Pedicularis canadensis

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Common name: Canadian lousewort[1], eastern lousewort[2], wood-betony[2]

Pedicularis canadensis
Pedicularis canadensis SEF.jpg
Photo by John Gwaltney hosted at Southeastern
Scientific classification
Kingdom: Plantae
Division: Magnoliophyta - Flowering plants
Class: Magnoliopsida - Dicots
Order: Scrophulariales
Family: Scrophulariaceae
Genus: Pedicularis
Species: P. canadensis
Binomial name
Pedicularis canadensis
Natural range of Pedicularis canadensis from USDA NRCS Plants Database.

Taxonomic Notes

Synonyms: none.[3]

Varieties: none.[3]


P. canadensis is a perennial forb/herb/subshrub of the Scrophulariaceae family native to North America and Canada.[1]

The stems are unbranched and up to 20 cm tall. The peduncle is pubescent and the rachis is tomentose. Leaves are deeply dissected, pinnately lobed, 5-15 cm long, 1.5-5 cm wide, and mostly clustered at the base of the stem. They have an alternate arrangement, elliptic shape, and serrate margin. Flowers are borne in dense heads, two-lipped, 2 cm long, and 0.5 cm wide. The corolla is yellow or shaded with lavender with capsules that are 12-16 mm long. The capsule is 1 cm long and enclosed by green sepals. Seeds are about 10 per capsule, 5 mm long, with a brown color.[4][3]


This plant ranges from Maine, Quebec, and Manitoba, south to northeastern and Panhandle Florida, Texas, and northern Mexico.[3]



P. canadensis proliferates in moist to dry forests and woodlands and streambanks.[2] Specimens have been collected from loamy sand in hardwood forest, border of swamp area, and magnolia-beech-oak woods.[5]


P. canadensis flowers from April through May and fruits from May through July.[3]

Fire ecology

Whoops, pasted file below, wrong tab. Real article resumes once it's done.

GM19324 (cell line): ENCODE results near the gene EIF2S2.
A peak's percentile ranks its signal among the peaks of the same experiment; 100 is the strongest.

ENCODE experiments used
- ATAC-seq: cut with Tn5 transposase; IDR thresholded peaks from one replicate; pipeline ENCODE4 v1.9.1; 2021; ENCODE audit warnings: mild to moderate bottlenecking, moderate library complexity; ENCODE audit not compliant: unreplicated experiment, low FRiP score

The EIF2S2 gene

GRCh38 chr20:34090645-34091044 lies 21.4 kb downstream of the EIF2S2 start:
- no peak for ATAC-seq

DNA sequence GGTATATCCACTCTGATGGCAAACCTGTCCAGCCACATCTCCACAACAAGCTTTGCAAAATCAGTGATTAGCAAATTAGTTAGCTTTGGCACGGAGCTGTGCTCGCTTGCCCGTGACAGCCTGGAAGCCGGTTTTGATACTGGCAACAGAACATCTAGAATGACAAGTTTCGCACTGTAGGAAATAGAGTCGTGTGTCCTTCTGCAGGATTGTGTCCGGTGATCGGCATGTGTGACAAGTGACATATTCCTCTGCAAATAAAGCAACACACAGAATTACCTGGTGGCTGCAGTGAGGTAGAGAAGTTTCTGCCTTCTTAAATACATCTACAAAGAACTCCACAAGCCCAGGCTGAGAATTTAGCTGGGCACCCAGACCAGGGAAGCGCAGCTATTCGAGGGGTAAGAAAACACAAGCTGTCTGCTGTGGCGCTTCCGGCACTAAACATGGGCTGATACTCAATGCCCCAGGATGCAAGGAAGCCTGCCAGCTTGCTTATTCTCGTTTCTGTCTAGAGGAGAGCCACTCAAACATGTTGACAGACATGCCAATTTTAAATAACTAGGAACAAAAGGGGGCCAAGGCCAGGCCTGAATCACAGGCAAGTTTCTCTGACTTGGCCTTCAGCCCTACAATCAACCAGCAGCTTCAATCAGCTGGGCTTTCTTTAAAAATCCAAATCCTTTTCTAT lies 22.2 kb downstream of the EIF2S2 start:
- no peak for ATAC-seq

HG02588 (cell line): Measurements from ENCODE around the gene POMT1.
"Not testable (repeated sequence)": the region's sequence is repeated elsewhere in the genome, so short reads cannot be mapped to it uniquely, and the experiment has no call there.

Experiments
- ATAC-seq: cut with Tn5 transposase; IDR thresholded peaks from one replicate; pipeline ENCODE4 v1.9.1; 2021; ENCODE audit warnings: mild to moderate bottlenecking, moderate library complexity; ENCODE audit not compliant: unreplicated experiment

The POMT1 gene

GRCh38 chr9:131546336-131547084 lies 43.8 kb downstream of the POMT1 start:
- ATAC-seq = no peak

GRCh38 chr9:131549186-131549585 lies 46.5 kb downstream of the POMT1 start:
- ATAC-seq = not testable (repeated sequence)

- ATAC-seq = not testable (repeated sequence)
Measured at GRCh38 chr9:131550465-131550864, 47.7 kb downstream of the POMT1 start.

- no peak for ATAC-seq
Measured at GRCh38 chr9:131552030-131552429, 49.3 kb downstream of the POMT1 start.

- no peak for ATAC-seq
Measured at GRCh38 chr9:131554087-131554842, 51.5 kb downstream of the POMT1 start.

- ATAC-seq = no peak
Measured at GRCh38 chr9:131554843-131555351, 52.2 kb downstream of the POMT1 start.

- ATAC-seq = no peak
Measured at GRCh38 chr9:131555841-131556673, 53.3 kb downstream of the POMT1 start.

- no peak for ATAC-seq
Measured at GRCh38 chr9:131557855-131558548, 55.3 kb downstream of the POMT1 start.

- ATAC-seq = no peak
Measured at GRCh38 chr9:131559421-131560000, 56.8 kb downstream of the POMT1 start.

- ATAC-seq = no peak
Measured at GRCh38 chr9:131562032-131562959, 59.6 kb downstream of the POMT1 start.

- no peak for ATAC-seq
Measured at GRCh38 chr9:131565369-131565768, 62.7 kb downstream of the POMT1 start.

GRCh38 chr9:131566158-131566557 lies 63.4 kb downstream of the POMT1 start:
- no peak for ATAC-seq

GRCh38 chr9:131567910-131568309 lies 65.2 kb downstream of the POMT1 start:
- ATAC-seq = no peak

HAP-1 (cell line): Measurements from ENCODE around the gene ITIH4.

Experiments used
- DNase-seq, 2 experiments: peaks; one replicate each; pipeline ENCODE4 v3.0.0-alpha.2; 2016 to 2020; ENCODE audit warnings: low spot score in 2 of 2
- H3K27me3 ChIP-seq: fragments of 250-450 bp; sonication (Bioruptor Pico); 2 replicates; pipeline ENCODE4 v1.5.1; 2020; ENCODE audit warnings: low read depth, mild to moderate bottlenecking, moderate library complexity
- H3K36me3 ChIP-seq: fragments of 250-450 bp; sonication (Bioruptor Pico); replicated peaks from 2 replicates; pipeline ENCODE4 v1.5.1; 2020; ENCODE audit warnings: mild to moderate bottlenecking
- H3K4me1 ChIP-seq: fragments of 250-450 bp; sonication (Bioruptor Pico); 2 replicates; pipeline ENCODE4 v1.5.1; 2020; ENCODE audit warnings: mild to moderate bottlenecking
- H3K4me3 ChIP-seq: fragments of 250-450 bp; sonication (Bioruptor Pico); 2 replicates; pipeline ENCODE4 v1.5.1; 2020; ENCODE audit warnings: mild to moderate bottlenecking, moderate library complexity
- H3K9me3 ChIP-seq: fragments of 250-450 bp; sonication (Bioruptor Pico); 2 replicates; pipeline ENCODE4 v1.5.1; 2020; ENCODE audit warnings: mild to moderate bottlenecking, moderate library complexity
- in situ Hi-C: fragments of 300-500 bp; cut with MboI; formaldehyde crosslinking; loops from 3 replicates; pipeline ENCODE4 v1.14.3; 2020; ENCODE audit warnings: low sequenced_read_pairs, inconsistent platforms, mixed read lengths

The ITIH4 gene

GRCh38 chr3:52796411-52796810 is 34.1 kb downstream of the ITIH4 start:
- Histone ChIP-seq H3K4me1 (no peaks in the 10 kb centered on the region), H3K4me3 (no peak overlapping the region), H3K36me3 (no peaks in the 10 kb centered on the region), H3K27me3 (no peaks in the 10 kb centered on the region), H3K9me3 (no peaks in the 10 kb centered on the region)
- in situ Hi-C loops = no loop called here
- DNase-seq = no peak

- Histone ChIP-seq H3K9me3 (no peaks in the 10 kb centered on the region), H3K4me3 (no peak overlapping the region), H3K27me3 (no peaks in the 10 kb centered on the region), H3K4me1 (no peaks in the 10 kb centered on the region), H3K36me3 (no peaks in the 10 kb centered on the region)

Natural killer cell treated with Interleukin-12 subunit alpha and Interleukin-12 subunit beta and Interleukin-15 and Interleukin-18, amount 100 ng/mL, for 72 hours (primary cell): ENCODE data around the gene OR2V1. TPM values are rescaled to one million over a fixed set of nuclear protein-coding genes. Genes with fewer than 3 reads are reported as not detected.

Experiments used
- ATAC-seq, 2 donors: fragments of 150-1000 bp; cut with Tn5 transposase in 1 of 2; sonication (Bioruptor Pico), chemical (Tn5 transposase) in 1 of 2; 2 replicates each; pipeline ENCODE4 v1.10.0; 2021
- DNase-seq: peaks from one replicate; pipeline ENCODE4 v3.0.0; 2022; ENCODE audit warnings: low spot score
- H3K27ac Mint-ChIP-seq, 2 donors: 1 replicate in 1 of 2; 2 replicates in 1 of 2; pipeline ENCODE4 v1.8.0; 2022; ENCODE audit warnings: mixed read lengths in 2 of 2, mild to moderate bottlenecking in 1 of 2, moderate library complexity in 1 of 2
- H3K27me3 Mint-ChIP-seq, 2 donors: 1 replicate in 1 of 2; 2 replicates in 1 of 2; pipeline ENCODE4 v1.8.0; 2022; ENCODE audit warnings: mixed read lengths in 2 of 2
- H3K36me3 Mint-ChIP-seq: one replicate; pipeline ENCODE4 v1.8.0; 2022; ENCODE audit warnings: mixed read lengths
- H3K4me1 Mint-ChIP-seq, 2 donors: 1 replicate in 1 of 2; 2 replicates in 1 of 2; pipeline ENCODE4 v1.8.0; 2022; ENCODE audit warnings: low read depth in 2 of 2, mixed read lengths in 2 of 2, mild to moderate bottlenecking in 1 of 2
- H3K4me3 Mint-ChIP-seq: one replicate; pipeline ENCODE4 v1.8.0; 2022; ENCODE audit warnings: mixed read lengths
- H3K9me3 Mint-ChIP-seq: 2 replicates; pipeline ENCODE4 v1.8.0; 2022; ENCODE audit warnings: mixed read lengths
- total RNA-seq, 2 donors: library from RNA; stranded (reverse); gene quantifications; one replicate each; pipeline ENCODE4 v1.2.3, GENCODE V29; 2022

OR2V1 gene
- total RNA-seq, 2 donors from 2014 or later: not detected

P. canadensis is not fire resistant, but has a medium fire tolerance;[1] despite this, populations have been known to persist through repeated annual burning.[6]


P. canadensis is visited by leafcutting bees from the Megachilidae family such as Osmia collinsiae.[7]

Conservation, cultivation, and restoration

Cultural use

Photo Gallery

References and notes

  1. 1.0 1.1 1.2 USDA Plant Database
  2. 2.0 2.1 2.2 Weakley, A. S. (2015). Flora of the Southern and Mid-Atlantic States. Chapel Hill, NC, University of North Carolina Herbarium.
  3. 3.0 3.1 3.2 3.3 3.4 Weakley, A.S. 2015. Flora of the southern and mid-atlantic states. Working Draft of 21 May 2015. University of North Carolina at Chapel Hill, Chapel Hill, North Carolina.
  4. Musselman, L. J. and W. F. Mann, Jr (1978). Root parasites of southern forests. , USDA Forest Service, Southern For. Exp. Station, New Orleans, LA. Gen. Tech. Rpt. SO-20. : 76.
  5. URL: Last accessed: June 2018. Collectors: Loran C. Anderson, Rodie White, R.K. Godfrey, William Platt, M. Carr. States and counties: Florida (Gadsden, Jackson, Leon, Washington, Wakulla) Georgia (Thomas, Grady)
  6. Platt, W.J., R. Carter, G. Nelson, W. Baker, S. Hermann, J. Kane, L. Anderson, M. Smith, K. Robertson. 2021. Unpublished species list of Wade Tract old-growth longleaf pine savanna, Thomasville, Georgia.
  7. [1]